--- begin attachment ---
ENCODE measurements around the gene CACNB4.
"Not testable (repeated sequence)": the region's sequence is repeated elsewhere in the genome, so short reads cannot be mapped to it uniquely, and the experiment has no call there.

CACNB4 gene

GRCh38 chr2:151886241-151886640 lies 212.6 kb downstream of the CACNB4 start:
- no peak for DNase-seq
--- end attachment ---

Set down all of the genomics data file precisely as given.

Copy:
ENCODE measurements around the gene CACNB4.
"Not testable (repeated sequence)": the region's sequence is repeated elsewhere in the genome, so short reads cannot be mapped to it uniquely, and the experiment has no call there.

CACNB4 gene

GRCh38 chr2:151886241-151886640 lies 212.6 kb downstream of the CACNB4 start:
- no peak for DNase-seq